A 65-inch TV is a monolithic black mirror, radiating a dark power. It makes itself the center of gravity in any room. Furniture becomes inexplicably angled toward it, people find themselves staring even when it’s off, drawn to the ineffable grace. I mean they’re also just really big. Bigger than I always think they’re going to be.

Once you get into 75-inch and 85-inch territory, TV prices skyrocket. That used to be true of the 65-inch category, but every year prices go down just a bit more. Now, there are plenty of relatively inexpensive options from companies like TCL, Vizio, and Hisense. One particularly good one is the Hisense H9F, a 65-inch 4K TV with HDR support, and it’ll run you about $800. That’s not bad for a TV that turns your living room into a home theater, but there are a few caveats.

Slow but Steady

Unboxing any 65-inch TV is kind of a pain and the Hisense H9F is no exception—it’s a two-person affair—but after you free the TV from its cardboard prison, the rest of the setup is painless. The stand attaches to the center of the base with some sturdy screws and provides stable and reliable support for the TV. I never felt like my cat was going to push or pull it over—despite her best efforts.

The H9F runs Android TV so the setup process is very familiar to that of an Android phone. You sign into your Wi-Fi network, log in to your Google account, and that’s more or less it. The menus are a little slow and don’t always respond as quickly as they might on a higher-end model. I was testing a more expensive Sony Bravia OLED at the same time as the H9F, and while the difference between menu responsiveness was pretty negligible for the most part, the H9F would often get bogged down and take a second or two to respond even when I wasn’t hunting through various menus.

Speaking of hunting, the Google Play Store is just as easy to use as it is on other Android TVs. Just browse or search for the streaming services you’re subscribed to, download the apps, and you can easily re-arrange them on the home screen interface. Additionally, because it’s an Android TV, the H9F doubles as a Chromecast so you can cast videos and other content straight from your laptop, phone, tablet, what-have-you with just a single click. It’s super easy to load up a YouTube video or even a playlist from your Spotify without having to use the on-screen keyboard to painstakingly type out your username and password.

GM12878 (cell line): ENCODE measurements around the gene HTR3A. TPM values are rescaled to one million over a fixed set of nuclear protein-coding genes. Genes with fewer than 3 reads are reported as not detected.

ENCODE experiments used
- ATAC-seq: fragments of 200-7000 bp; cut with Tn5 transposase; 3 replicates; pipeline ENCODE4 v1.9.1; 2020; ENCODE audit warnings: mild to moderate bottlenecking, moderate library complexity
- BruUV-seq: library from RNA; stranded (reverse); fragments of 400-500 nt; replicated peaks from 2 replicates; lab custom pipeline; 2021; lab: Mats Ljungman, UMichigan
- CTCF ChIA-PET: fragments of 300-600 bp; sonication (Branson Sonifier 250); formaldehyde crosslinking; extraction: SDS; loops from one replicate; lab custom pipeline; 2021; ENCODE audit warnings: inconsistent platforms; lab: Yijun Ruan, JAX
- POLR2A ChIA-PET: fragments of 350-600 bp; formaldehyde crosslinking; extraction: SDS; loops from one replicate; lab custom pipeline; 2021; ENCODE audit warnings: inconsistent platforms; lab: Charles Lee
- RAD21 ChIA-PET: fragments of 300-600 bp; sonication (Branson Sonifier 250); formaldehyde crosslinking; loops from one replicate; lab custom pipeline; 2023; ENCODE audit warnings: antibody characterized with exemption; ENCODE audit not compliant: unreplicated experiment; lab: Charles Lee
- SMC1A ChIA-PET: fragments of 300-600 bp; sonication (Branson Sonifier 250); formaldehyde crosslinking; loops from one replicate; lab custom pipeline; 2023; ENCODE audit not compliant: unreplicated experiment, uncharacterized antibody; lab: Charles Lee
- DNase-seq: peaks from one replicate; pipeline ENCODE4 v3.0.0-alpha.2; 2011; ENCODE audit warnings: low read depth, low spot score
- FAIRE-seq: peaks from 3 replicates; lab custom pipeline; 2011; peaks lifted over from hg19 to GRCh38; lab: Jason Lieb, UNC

Even if you’re already logged into all your services, searching for content on a TV is always a pain. I found myself using the cast feature a lot. You can also use the remote’s voice feature to translate speech to text instead of using a keyboard, but it doesn’t always catch every word. The same goes for the Google Assistant integration. The Hisense H9F’s remote control is no replacement for a standalone Google Assistant speaker like the Nest Mini.

Color Rich

The H9F is an amazing choice for movie night. It’s so expansive it fills the room, and more importantly, the picture quality is excellent. Colors are vivid, lush and detailed without bleeding into one another. The color rendition is subtle and rich—even slight variations between similar colors are easily discernible. Once you turn off motion smoothing (and you should definitely turn off motion smoothing, I beg you), the picture quality is on par with the similarly priced (but smaller) Vizio P-Series.

The screen’s quality is tack-sharp and crystal clear, even in daylight, but not so much in direct sunlight. Highlights are detailed and shadows are rich and inky without losing detail or definition, especially on HDR content which is rendered beautifully. The H9F supports Dolby Vision and HDR 10, which means you’ll get more accurate colors to the content creator’s vision.

Despite its strengths, you will see some light blooming when there’s a dark black background with bright elements in the foreground. The field of stars, for instance, in the opening crawl of Star Wars: The Last Jedi (shame they never made a sequel), appear to have slight halos around them. It’s not a dealbreaker by any means and it’s not distracting, but it is present and really the only way around that is to step over that $1,000 price point or step way over it and get an OLED.

It’s clear the H9F is a display with quantum dots, which makes its low price even more impressive. If you’re unfamiliar, quantum dots are essentially a layer of nanoscale semiconductors that make it easier for TVs to produce rich, accurate, and detailed colors without making the TV that much thicker. In the H9F, the quantum dots really put this TV ahead of its similarly priced competitors.

Taken as a whole, the Hisense H9F is the option for people looking to buy a 65-inch TV without spending 65-inch TV money. The picture quality is excellent, the TV itself is attractive and understated. Barring the slow menus, it’s a very good 4K TV.

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